How Vision Changes with Age
Numerous changes come as a person ages with vision being one of them. In most cases, people start experiencing vision changes as they approach their 60th birthday and beyond. The changes can be as a result of genes, lifestyle, or weather. Presbyopia is one of the most common age-related vision changes. This eye condition is perfectly normal and does not in any way signify any disease process. The condition can be corrected by using the standard reading glasses. There are other age-related vision problems that can be corrected using simple solutions such as surgery. However, not all eye conditions can be corrected, and some age-related conditions have the potential to affect a person’s quality of life. Here is a list of some conditions we should expect some of us to suffer from in the future.
Common age-related vision changes
This condition is usually experienced after a person has passed the age of 40. The state leads to the lens being unable to change shape, which makes it challenging for one to focus on objects up close. Usually, people whose conditions have not deteriorated can compensate by holding their respective reading materials further away from their eyes. However, as one continues to age, they will need reading glasses or other types of lenses to correct the problem. In rare cases, people can resort to corrective surgery to remedy the situation. As the condition worsens, the need to continually change eyeglasses arises.
As one grows older, the eye’s lenses may start to turn cloudy. The condition leads to hazy vision, difficulties while focusing, and glare affects eyesight. It can, however, be corrected by using surgery where the affected lens is replaced using a synthetic one. In most cases, cataracts start to form when a person turns 50, although the need for surgery may come one or two decades later. This condition is one of the leading causes of vision loss in the United States. One can try to reduce the chances of developing cataracts by consuming vitamin C, reducing one’s exposure to wind or UV rays, and wearing glasses and hats.
- Reduced pupil size
Age affects the eye muscles that regulate the pupils’ size and ability to react to the light. The condition leads to the pupils becoming smaller and unable to respond to changes in ambient lighting. As a result of this condition, older folks require light three folds compared to younger people. Additionally, older people tend to be dazzled by bright sunlight and glare, especially when coming from inadequately lit places. One can reduce the effects of this problem by using eyeglasses that have photochromic lenses and anti-reflective coating.
- Dry eyes
Tears are necessary for moistening and protecting the cornea. However, the ability of the tear glands to work correctly is affected as people grow older. In most cases, the condition is a result of various inflammations caused by different weather conditions and other lifestyle factors such as blood pressure.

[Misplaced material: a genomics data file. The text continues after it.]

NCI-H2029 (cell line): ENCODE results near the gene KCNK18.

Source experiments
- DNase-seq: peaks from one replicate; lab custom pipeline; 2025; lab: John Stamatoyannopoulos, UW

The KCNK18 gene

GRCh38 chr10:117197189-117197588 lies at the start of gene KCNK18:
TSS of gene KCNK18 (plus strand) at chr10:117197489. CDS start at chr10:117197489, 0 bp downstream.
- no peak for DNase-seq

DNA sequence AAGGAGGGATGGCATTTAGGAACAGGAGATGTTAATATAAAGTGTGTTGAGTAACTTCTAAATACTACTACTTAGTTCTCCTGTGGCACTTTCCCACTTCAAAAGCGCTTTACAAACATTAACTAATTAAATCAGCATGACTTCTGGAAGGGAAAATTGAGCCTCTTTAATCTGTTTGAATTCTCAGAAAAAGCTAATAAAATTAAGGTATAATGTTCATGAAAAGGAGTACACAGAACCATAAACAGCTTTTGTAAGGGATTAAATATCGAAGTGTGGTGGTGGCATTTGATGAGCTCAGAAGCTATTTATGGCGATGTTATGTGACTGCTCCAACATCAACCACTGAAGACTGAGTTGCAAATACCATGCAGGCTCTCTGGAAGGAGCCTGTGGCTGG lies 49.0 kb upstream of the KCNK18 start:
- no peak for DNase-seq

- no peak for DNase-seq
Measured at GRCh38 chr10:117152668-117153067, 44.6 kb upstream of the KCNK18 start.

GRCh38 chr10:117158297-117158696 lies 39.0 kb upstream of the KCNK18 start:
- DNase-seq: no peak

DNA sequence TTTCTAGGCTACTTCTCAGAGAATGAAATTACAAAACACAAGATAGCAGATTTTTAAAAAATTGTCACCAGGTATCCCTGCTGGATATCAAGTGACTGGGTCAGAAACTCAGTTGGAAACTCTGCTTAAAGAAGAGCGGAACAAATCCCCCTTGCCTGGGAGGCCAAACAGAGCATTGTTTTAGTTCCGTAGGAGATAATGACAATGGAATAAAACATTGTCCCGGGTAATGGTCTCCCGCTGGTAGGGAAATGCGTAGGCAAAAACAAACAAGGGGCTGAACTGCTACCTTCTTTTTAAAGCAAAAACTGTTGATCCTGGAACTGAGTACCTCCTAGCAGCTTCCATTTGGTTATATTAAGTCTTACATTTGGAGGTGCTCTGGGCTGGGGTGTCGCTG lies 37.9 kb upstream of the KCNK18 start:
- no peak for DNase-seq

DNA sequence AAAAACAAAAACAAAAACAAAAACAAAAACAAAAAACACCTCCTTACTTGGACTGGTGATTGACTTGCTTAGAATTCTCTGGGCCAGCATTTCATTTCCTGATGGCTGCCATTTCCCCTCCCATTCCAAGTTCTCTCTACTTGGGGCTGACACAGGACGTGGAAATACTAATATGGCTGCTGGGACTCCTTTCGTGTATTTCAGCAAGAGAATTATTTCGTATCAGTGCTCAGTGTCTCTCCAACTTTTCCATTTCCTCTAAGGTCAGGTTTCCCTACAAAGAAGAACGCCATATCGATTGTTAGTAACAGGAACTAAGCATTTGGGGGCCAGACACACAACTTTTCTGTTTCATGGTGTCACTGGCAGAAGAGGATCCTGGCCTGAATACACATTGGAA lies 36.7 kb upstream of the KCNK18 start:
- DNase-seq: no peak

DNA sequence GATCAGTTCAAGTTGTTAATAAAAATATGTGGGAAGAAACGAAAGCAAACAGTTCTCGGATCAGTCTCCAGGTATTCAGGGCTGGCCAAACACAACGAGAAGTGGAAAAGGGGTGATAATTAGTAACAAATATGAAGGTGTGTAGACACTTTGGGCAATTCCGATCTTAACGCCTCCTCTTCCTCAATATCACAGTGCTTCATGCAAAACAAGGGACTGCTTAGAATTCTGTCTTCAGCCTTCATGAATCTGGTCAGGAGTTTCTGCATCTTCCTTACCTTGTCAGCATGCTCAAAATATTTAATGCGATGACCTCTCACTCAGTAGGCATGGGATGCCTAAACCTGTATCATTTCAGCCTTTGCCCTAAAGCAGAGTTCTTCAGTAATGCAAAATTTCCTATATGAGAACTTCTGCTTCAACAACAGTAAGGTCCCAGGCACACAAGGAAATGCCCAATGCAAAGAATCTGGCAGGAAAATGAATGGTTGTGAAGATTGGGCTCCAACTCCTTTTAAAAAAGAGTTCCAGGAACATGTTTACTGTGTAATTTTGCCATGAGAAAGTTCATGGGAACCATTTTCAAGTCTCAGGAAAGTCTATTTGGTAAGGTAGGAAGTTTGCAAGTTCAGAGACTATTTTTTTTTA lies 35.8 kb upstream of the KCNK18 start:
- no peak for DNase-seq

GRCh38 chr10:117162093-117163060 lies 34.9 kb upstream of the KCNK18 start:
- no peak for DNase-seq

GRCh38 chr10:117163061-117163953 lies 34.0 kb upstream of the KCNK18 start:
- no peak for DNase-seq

The condition can be corrected by using artificial tears and a lifetime application of the recommended gels. However, one can reduce the chance of the condition developing by eating foods rich in omega 3 such as salmon or taking Chia seeds.
- Loss of peripheral loss
Aging causes a person to lose their range of peripheral vision, usually by 1 to 3 degrees per decade of life. As such, one may have lost peripheral visual field by a staggering 20 to 30 degrees by the time one gets to their 70s or 80s. The loss usually makes one susceptible to accidents; hence one should be extra cautious when carrying out numerous activities, especially when driving. Unfortunately, this condition can’t be corrected, and a person is advised to turn their head in all directions, mostly when approaching intersections.
- Age-related macular degeneration (AMD)
AMD develops when a part of the retina(macula) starts to grow thin due to age. The condition does not necessarily lead to a complete loss of vision; however, it impairs our central vision, which in turn affects the quality of our lives. The condition is hereditary, which means it may affect numerous people in one family. In most cases, the first sign of the condition is noticeable when one reaches 60 years. However, the real damage might not be evident until one is 70 years or more. There is no proven method of reversing the conditions, but eating food rich in vitamins can help control the condition.
Warning signs of eyesight problems
- Fluctuating visions
Frequent changes in how one clearly sees may be an indication of lifestyle conditions that might affect one’s eyesight. Mostly, these conditions affect blood vessels in the retina and layers at the back of the eye.
- Seeing floaters and flashes
Floaters are shadowy images of particles that are seen to be floating in the eye’s liquid. Floaters are usually considered a part of the eye’s aging process. Floaters are not often regarded as harmful; however, if bright flashes of light accompany them, one should make a point of visiting an optometrist immediately.
- Seeing distorted images
When one starts to notice straight lines that may appear distorted or wavy may be signs of age-related eyesight problems, especially AMD.
How to maintain healthy eyesight
The National Institute of Aging has offered numerous techniques that can be used by older people to ensure they have healthy eyesight.
- You can best protect your eyesight by avoiding UV rays, which the institute says can be reduced by wearing sunglasses and hats when one is outside.
- Also, one should quit certain behaviors such as smoking, which increases the risk of contracting eye diseases.
- One should eat highly nutritious foods that help support eye health.
- One should be physically active to reduce the chances of eyesight problems. Being fit helps one reduce lifestyle conditions such as blood pressure that usually play a crucial role in the development of eyesight problems.
- Reduce eye strain.